Unable to criminalize consumers actually using the movies they buy, the studios resort to technical tricks which just make it hard to use the movies. Because of the computer code surrounding HD DVDs, typing in the number 09-f9-11-02-9d-74-e3-5b-d8-41-56-c5-63-56-88-c0 allows users to get around the troublesome software and record their own movies.

Eventually, some stories mentioning the number made it on digg, a popular social bookmark site (thanks for the list, Jayson!).

I’m less interested in the number (not having an HD DVD player) than I am with the reaction. Blogs were “outraged” by this, just as they were by the JL Kirk, NationMaster, and Wiley Interscience affairs. However, because HD DVDs effect even more people than negative reviews of Tennessee job placement agencies, negative reviews of online databases, or critical interpretation of journal articles, the swarms’ reaction is even bigger. The reason is that while censoring of blogs outrages bloggers (a vocal but small minority of internet users), censoring online bookmark sites outrages even more people. The group of bloggers is maybe 5% of the internet population, but the group of social bookmarks is huge. Indeed, with social bookmark integration with popular webbrowsers (see Delicious for Firefox, Digg for Firefox, Reddit for Firefox, etc) it is possible within a few years a majority of internet users will also be social bookmark users.

Outrage is not a rational reaction, but whether a consequence of perceiving two things: that your own group is weak and that another group is attacking it. By successfully (for a while) forcing Digg to censor its own users, the MPAA convinced social bookmarkers that they were weak and being attaked. They became outraged. And now a number that I did not care about for quite a while — 09-f9-11-02-9d-74-e3-5b-d8-41-56-c5-63-56-88-c0 — is all over the news.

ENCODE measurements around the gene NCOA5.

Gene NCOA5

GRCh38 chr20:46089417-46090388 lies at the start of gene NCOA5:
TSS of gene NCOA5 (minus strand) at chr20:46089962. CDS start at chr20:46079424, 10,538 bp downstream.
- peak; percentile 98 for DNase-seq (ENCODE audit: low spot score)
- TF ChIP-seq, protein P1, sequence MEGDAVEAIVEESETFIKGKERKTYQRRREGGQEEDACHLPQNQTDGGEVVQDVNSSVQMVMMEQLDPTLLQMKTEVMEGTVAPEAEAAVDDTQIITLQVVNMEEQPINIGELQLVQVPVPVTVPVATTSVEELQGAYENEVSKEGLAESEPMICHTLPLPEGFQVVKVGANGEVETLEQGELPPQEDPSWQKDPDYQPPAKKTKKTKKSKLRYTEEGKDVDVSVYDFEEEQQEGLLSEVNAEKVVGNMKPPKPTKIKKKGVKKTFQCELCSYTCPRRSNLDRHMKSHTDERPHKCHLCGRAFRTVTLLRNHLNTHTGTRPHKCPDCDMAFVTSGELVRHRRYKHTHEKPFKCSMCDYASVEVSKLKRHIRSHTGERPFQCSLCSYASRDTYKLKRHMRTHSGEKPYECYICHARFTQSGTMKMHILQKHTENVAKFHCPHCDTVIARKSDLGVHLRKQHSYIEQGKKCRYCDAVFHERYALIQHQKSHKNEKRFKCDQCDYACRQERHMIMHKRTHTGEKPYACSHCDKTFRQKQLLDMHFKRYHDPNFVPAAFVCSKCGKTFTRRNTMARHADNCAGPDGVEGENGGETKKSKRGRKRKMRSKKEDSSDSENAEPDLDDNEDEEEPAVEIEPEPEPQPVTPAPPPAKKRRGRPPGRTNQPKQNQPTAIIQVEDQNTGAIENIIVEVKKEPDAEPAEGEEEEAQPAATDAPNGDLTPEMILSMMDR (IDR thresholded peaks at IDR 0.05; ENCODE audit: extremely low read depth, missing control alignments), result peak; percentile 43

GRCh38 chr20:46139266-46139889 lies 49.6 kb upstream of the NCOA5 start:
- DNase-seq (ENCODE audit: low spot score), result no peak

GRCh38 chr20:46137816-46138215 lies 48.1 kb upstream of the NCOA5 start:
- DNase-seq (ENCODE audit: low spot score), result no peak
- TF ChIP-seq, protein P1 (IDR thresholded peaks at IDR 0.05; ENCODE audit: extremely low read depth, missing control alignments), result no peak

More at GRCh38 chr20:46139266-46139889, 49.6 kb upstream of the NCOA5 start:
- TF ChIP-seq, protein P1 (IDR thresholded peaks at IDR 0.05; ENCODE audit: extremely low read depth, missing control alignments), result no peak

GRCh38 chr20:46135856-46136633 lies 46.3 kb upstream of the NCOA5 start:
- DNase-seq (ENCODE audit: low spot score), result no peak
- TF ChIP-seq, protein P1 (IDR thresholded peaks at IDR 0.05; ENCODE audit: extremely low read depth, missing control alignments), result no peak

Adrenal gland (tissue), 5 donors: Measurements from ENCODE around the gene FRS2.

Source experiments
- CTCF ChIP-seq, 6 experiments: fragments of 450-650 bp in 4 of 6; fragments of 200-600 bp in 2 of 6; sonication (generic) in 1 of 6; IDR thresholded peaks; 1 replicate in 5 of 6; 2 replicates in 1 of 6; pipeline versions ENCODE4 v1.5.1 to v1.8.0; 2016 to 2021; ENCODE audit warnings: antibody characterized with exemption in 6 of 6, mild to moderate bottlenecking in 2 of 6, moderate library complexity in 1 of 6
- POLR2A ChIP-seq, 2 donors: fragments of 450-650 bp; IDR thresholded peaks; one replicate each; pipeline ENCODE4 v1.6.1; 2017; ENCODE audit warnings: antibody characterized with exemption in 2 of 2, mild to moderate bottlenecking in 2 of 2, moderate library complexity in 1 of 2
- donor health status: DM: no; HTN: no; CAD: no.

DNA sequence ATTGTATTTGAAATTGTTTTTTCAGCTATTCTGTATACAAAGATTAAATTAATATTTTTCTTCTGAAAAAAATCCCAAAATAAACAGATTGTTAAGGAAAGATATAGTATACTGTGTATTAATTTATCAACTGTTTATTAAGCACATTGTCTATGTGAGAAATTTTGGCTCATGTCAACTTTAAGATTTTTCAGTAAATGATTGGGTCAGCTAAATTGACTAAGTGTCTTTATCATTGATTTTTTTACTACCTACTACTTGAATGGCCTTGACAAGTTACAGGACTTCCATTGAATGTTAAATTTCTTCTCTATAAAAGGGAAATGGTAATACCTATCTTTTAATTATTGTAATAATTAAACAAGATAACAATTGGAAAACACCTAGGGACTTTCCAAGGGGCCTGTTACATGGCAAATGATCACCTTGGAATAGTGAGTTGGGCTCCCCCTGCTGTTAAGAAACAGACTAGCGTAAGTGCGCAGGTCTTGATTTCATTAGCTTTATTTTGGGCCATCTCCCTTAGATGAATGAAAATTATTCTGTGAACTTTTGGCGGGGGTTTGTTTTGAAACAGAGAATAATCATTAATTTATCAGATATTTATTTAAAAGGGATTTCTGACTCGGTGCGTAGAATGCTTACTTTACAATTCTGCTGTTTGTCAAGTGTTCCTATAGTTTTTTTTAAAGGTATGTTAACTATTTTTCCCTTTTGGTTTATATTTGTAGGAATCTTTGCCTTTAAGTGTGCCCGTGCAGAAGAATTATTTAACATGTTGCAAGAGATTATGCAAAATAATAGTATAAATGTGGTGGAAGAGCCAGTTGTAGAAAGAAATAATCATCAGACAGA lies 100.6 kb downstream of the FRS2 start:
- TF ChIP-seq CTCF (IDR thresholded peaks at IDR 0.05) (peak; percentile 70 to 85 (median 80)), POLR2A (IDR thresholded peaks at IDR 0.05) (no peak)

JL Kirk eventually was mentioned by Instapundit, and John Wiley & Sons met The Volokh Conspiracy. Now the MPAA, and 09-f9-11-02-9d-74-e3-5b-d8-41-56-c5-63-56-88-c0, know reddit and digg.

John Wiley Interscience and Defensive Swarms

In spite of an overly concillatory (if understandibly so) reaction, Jonh Wiley & Sons’ “Wiley Interscience” slappd-down of Retrospectacle apperas to be over. Boing Boing, SEED, Slashdot, Nature and other big shots entered the fray Even Scientific American spoke out on the power of the blogosphere’s immune system: